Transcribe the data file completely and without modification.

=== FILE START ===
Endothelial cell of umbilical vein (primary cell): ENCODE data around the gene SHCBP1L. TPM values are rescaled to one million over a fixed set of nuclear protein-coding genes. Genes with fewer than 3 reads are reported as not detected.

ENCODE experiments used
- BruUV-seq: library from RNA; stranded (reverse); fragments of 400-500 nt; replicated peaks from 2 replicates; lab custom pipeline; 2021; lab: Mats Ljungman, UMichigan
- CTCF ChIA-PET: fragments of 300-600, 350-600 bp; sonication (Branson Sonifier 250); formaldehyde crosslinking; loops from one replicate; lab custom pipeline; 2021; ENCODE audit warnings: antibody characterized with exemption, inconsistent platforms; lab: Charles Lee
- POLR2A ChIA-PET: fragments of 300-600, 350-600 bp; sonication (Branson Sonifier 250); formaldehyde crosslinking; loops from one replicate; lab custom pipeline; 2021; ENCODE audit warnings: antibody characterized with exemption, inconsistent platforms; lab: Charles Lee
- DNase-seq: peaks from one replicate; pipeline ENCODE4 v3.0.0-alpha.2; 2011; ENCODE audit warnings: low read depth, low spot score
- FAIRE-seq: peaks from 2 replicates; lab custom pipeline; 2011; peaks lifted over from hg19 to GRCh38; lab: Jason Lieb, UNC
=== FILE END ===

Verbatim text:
Endothelial cell of umbilical vein (primary cell): ENCODE data around the gene SHCBP1L. TPM values are rescaled to one million over a fixed set of nuclear protein-coding genes. Genes with fewer than 3 reads are reported as not detected.

ENCODE experiments used
- BruUV-seq: library from RNA; stranded (reverse); fragments of 400-500 nt; replicated peaks from 2 replicates; lab custom pipeline; 2021; lab: Mats Ljungman, UMichigan
- CTCF ChIA-PET: fragments of 300-600, 350-600 bp; sonication (Branson Sonifier 250); formaldehyde crosslinking; loops from one replicate; lab custom pipeline; 2021; ENCODE audit warnings: antibody characterized with exemption, inconsistent platforms; lab: Charles Lee
- POLR2A ChIA-PET: fragments of 300-600, 350-600 bp; sonication (Branson Sonifier 250); formaldehyde crosslinking; loops from one replicate; lab custom pipeline; 2021; ENCODE audit warnings: antibody characterized with exemption, inconsistent platforms; lab: Charles Lee
- DNase-seq: peaks from one replicate; pipeline ENCODE4 v3.0.0-alpha.2; 2011; ENCODE audit warnings: low read depth, low spot score
- FAIRE-seq: peaks from 2 replicates; lab custom pipeline; 2011; peaks lifted over from hg19 to GRCh38; lab: Jason Lieb, UNC